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Trinity Sisterhood

 
 

Rotterman Scholars

By Ann Pauley

Natalie Prince (left) and Anna Roland love Trinity's small classes and individual attention from professors.

Natalie Prince (left) and Anna Roland love Trinity’s small classes and individual attention from professors.

For Natalie Prince ’16 and Anna Roland ’16, the power of the Trinity sisterhood began long before they applied to college. Brenna Doherty ’13, who had already graduated from Chaminade Julienne High School in Dayton, Ohio, and was enrolled at Trinity as a Rotterman Scholar, encouraged them to consider Trinity.

When Roland visited campus, she immediately liked the experiences and opportunities that Trinity offers. “I liked the fact that Trinity is a small college in a big city,” said Roland. “I really enjoyed the classes I visited and Washington is such a great place to go to school.”

At first, Prince was less sure Trinity was a good match for her. Before her campus visit, she thought Trinity might be too small. “But I felt so welcomed by everyone, and I realized that in a big university, with big classes, the professors would not know my name – would not know me,” Prince said. “Trinity was the right choice for me.”

As Prince and Roland sifted through different college choices, they were thrilled to learn that they had been selected to receive the prestigious Rotterman Scholarship.

Established through a trust created by Marie Rotterman, the Helen and Marie Rotterman Scholarship is one of Trinity’s oldest, continuing endowed scholarships. Marie Rotterman was a member of the Class of 1904, the very first class to graduate from Trinity, and Helen was her sister.

Mildred Hubler ’49, one of the trustees of the Rotterman Trust, has played an active role in identifying promising candidates for the scholarship. Rotterman Scholars have a great tradition of continuing on to successful careers and giving back to their communities. Brenna Doherty is a nurse in Ohio; Marianne Hemmeter ’94 was recently appointed to serve as a trial court judge in Ohio after a distinguished career as a prosecuting attorney.

Roland is a biochemistry major with a minor in political science. This summer, she was engaged in research on Alzheimer’s through a highly selective internship at Harvard University School of Public Health. In summer 2014, she was a research intern on a breast cancer project at Johns Hopkins University School of Medicine. These internships are helping her decide the path she will pursue when she applies to doctoral programs.

Prince is planning on a career in health care and is majoring in nursing. “I always wanted to do something in the medical field,” said Prince. “As a little kid, visiting family in the hospital, I saw that the staff who spend the most time with patients and their families are nurses. I could see what a difference they made and now I want to make a difference.”

Prince is particularly interested in working in mental health, geriatrics and veterans health care. “I have lots of family and friends who have been in the military, and I want to give back to those who have fought for our country,” she said.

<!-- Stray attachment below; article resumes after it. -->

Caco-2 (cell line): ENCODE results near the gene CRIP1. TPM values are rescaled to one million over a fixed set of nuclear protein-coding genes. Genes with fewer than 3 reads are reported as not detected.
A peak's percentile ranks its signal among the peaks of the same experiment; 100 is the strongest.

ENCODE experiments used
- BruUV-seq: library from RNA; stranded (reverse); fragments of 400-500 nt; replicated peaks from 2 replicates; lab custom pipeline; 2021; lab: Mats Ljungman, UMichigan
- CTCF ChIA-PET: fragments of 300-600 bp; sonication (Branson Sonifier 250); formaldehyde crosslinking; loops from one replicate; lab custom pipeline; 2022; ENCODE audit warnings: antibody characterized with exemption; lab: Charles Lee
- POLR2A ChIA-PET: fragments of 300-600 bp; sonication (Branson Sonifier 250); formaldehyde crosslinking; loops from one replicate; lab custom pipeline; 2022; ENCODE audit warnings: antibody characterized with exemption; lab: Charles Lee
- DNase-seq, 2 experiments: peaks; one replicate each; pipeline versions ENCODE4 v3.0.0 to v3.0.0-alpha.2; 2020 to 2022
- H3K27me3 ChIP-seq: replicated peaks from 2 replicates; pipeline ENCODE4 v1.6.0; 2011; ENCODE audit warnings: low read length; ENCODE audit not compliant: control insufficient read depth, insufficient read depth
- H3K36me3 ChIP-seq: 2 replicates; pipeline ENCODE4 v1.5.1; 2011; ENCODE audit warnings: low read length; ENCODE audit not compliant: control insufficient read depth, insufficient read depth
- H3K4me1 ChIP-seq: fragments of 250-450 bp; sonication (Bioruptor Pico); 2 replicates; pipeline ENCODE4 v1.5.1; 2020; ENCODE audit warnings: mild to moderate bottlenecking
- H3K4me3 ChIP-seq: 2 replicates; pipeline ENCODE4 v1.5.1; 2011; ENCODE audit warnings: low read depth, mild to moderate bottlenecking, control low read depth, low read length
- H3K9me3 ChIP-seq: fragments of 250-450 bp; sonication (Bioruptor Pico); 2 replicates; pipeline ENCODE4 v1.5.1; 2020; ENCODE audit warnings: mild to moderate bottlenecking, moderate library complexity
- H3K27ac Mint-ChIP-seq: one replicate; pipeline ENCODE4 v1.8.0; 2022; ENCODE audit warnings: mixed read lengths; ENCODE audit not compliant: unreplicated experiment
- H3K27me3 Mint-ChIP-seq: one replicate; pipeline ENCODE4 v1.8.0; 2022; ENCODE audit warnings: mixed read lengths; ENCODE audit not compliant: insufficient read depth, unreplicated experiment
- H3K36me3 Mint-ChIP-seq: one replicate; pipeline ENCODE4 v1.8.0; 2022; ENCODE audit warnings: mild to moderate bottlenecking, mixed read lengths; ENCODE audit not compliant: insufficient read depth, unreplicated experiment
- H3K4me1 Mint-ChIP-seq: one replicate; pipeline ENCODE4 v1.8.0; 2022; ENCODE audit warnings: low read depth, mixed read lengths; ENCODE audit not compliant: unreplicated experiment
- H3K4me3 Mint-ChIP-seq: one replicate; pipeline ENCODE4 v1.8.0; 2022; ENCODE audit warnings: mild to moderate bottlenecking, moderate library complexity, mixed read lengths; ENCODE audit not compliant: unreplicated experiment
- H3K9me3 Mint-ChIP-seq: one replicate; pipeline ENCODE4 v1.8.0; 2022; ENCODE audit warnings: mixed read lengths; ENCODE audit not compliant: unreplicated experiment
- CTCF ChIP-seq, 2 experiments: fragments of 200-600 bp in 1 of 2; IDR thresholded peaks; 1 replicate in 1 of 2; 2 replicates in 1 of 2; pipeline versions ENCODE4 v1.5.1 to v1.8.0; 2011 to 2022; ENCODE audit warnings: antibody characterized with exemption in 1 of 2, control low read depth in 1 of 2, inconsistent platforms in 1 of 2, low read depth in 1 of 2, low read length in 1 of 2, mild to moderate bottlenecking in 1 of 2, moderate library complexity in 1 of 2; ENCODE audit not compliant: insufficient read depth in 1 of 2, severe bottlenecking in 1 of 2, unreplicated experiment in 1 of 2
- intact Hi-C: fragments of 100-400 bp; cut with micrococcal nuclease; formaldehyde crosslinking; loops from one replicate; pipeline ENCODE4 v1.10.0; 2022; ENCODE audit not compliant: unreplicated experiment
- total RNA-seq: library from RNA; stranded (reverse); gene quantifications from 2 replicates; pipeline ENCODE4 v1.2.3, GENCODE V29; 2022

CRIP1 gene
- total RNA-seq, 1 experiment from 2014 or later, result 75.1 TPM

Prince appreciates the many ways that Trinity faculty both challenge her and are committed to her academic success. “My professors really want me to do well,” she said. “They motivate me to try harder and they motivate me to learn.” She particularly likes learning from faculty who bring their own nursing experiences to the classroom. “They give us real life examples and they connect them to what we learn in our textbooks – and then it all clicks!”

Roland also values the support of her professors, particularly Dr. Patrice Moss, Clare Boothe Luce assistant professor of biochemistry. “Dr. Moss has mentored me and inspired me,” said Roland. “She groomed me to apply for competitive research internships. The first year, when I did not get an internship, I was disappointed, but she helped me learn from the process. She encouraged me to keep applying and to sharpen my focus, and I landed amazing research internships at Johns Hopkins and Harvard.”

Both Roland and Prince traveled to Selma, Alabama, this past spring for Campus Ministry’s alternative spring break trip, which combines community service projects with lessons about the civil rights movement.

“Natalie said to me, ‘We need to do this,’ and I am so glad we did,” said Roland. “It was an amazing experience that I will never forget.”

Before they began their first semester at Trinity, both Prince and Roland were excited about their decision to attend Trinity, but were unsure about being at a women’s college. Today, they can’t imagine being anywhere else. “The sisterhood of Trinity, the empowerment, the mentoring I get from my professors who are accomplished women scientists – Trinity is an incredible community and I am so glad I am here,” said Roland.

Prince added, “I am so grateful for this scholarship and I feel a special connection to Helen and Marie Rotterman. Anna and I are following in the footsteps of their sisterhood.”

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